Doug was supposed to be the smart one. In the early days of the Ford administration at city hall, many people thought that Doug Ford would be the mastermind of the outfit, the steadying influence on his wayward, loose-lipped brother. As things turned out, it was Doug, not Rob, who emerged as the loose cannon on the deck.
It was Doug who tried to unravel years of waterfront planning by cooking up a proposal to put a monorail, a sail-in hotel and the world's biggest Ferris wheel on the Port Lands. The idea blew up in his face, stirring up community opposition and dealing the Fords one of their early defeats at city council.
It was Doug who set off chuckles across the country when he lambasted Margaret Atwood for opposing suggested library cuts. If he saw her walking down the street, he said, he wouldn't have a clue who she was.
It was Doug who led the Fords' vindictive war on the media, calling them "sucky little kids" who "lie through their teeth" and, later, a "bunch of pricks." He said he didn't mean to offend anybody.
It was Doug who spearheaded the attempt to discredit Bill Blair after the chief revealed that police had a copy of the famous crack video. Chief Blair, he claimed, "wanted to go out and put a political bullet right between the mayor's eyes."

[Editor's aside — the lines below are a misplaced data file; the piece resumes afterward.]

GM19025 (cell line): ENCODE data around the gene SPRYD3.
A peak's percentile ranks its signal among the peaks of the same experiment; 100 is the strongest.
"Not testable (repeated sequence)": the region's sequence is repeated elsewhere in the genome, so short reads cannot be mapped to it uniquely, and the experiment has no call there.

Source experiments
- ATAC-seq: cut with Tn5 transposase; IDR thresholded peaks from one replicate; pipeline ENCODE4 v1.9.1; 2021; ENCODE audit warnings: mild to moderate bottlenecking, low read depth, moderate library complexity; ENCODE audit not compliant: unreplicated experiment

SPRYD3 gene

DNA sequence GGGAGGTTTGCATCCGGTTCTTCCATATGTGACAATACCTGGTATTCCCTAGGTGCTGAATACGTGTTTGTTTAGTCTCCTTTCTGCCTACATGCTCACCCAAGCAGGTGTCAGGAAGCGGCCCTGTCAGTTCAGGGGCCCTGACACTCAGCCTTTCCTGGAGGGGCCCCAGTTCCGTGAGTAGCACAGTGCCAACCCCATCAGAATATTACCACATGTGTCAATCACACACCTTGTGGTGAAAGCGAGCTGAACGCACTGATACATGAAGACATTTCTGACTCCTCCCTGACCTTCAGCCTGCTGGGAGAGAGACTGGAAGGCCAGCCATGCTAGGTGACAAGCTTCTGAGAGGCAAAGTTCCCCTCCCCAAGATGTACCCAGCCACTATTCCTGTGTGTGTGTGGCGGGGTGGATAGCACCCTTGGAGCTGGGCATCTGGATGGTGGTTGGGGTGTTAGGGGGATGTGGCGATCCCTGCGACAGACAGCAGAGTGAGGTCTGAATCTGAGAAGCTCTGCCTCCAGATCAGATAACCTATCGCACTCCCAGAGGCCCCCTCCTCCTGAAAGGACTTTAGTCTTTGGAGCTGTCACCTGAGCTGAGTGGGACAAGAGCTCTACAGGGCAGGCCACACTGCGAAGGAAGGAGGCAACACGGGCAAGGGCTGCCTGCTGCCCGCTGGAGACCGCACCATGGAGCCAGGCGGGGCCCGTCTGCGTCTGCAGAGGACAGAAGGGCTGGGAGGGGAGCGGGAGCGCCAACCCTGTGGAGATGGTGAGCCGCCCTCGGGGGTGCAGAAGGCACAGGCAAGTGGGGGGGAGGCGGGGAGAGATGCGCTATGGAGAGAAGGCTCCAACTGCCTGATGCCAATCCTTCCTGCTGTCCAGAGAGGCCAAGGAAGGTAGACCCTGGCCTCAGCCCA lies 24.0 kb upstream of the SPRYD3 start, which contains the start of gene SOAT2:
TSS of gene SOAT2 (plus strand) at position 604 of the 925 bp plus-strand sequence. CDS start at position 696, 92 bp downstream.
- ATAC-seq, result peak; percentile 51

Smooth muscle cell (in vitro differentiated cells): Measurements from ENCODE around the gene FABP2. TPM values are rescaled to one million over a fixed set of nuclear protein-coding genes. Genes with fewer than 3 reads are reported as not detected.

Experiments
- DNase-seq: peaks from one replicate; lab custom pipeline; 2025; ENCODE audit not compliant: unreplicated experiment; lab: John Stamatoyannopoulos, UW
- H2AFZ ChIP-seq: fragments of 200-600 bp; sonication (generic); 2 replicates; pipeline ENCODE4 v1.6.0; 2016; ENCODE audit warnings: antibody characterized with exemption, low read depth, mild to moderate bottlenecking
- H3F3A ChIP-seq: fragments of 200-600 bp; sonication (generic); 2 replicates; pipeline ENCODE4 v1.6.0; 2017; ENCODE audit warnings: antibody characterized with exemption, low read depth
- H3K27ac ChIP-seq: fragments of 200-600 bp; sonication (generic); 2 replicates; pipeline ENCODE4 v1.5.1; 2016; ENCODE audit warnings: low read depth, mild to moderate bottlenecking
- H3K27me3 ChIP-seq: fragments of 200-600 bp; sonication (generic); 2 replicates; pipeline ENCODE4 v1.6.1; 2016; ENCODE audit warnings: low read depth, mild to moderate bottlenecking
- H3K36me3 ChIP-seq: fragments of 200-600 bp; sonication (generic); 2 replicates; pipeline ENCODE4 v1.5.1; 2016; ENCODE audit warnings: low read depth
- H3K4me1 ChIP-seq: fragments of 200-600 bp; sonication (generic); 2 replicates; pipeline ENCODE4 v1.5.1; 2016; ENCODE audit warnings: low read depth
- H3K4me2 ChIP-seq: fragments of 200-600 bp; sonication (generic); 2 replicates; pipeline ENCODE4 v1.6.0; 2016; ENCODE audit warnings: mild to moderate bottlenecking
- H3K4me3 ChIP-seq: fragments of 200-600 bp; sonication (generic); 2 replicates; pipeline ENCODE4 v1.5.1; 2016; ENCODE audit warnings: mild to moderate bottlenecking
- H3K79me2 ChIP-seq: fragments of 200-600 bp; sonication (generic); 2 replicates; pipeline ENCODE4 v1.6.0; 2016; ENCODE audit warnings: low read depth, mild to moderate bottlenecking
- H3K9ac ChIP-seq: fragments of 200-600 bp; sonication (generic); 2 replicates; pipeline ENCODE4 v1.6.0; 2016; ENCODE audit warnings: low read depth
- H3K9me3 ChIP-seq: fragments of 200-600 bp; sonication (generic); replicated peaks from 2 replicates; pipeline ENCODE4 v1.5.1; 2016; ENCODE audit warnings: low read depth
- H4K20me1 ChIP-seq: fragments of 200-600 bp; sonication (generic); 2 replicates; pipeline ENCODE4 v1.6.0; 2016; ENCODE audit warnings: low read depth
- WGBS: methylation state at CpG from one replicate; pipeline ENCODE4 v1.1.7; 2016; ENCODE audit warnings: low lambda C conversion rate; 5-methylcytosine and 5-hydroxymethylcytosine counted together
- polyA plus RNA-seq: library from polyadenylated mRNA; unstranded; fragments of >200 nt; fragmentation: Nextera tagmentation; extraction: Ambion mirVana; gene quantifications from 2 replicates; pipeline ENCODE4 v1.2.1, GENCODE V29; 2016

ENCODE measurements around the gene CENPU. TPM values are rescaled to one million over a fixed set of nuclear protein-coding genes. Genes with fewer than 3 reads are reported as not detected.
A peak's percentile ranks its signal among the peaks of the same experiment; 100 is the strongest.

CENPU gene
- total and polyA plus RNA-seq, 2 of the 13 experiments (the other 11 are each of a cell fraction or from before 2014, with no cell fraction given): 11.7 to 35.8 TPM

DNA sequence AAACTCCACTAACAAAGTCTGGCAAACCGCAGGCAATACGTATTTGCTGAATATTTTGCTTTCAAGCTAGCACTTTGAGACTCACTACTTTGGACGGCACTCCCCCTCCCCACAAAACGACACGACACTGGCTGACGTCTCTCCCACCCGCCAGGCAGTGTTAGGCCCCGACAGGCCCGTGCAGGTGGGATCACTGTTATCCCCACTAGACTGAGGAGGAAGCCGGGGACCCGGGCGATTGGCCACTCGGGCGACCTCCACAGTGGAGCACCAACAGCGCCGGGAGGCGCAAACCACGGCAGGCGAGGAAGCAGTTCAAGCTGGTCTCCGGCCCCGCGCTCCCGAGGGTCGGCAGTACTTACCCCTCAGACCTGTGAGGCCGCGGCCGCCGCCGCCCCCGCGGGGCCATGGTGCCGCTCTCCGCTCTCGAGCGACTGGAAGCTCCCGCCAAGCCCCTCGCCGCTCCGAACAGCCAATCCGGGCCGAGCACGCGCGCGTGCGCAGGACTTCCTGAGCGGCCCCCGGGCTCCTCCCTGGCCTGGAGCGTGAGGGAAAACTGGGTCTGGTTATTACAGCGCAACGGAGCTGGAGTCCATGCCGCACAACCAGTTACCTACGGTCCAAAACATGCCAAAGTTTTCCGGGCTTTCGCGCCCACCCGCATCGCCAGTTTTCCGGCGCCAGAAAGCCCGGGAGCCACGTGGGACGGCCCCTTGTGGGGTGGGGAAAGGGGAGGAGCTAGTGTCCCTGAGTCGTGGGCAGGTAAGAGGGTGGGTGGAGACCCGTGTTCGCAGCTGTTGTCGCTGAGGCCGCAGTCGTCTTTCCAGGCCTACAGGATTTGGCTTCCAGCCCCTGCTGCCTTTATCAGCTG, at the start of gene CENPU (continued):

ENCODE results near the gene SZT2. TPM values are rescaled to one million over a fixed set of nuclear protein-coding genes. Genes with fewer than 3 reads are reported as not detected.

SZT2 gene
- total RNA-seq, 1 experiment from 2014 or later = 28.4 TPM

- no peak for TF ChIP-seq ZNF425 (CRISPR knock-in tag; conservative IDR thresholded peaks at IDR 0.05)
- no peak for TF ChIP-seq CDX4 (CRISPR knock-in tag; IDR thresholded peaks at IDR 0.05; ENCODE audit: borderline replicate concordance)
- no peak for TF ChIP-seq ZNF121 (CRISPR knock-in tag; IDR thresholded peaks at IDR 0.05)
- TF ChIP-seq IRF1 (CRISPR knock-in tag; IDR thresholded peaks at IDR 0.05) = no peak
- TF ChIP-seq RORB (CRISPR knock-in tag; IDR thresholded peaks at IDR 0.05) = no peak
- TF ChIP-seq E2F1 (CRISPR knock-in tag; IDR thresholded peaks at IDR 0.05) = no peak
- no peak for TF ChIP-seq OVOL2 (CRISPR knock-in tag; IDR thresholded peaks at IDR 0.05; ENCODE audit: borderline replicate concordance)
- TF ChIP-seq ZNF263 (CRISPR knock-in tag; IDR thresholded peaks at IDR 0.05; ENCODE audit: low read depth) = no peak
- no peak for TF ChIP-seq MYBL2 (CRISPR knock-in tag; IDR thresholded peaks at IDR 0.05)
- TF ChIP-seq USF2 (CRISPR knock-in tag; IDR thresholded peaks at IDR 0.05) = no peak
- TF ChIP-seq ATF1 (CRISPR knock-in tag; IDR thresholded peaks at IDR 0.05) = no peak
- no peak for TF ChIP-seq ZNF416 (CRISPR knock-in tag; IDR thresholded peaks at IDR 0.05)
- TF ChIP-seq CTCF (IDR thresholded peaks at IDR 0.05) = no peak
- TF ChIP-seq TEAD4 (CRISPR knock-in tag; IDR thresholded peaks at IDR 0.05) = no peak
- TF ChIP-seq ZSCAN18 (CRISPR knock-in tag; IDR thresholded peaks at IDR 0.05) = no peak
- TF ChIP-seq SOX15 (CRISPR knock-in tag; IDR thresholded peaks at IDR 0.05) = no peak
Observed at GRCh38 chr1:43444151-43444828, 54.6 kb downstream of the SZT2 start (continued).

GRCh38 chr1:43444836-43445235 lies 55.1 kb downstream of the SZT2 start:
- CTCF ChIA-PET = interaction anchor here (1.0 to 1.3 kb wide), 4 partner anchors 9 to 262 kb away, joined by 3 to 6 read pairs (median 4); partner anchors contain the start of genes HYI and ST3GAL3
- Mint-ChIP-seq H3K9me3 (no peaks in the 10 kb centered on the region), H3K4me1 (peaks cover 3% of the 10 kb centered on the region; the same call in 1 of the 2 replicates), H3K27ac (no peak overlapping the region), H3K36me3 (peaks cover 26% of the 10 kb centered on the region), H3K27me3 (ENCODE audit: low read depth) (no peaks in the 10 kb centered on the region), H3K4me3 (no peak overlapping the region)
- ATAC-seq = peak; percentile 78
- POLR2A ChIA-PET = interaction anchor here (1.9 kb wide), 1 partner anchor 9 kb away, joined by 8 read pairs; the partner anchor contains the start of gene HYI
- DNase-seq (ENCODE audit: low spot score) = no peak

It was Doug who, frustrated at opposition on city council, called for a change in the law to give the mayor veto power. Even Rob didn't think that was necessary.
It was Doug who was witnessed handing out $20 bills to residents at a housing project, so they could "go buy themselves a coffee."
And now he wants to be mayor? His backers seem to believe that Doug can win votes by posing as the more disciplined Ford, the one who can carry on the Ford agenda without the scandals. But while he may not have the personal issues that have bedevilled the mayor, in public he is, if anything, the less disciplined Ford, given to public tirades and fits of anger.
On the Fords' radio show, now off the air, it was Rob who often laughed off his brother's wilder diatribes, accusing him of getting them in trouble. Doug was the Ford who, after an exchange with another councillor in the council chamber, let fly with, "You just don't get anywhere with these monkeys." Imagine how a man with diplomatic skills like that would work with the new city council elected on Oct. 27.
Rob at least knew how city hall worked, in his fashion. After 10 years as a city councillor before becoming mayor, he absorbed the basics of rules and procedures.
Doug never quite seemed to get it. A half-interested city councillor, he often seemed confused by what was happening on the council floor. Many times, he found himself alone along with his brother in kamikaze votes that left them the only two against the majority.
Only a short time ago, he was saying he was done with city politics. Now, with his brother in hospital and out of the race, he is running for the top job. Electing him and setting up a Ford dynasty would make Toronto a laughing stock all over again.
Doug Ford promises to enter the race in earnest soon, after taking a pause to attend to his ailing brother. Voters will get a closer look at him then. But nothing in his career as city councillor indicates that the "smart Ford" would be an improvement on his younger brother.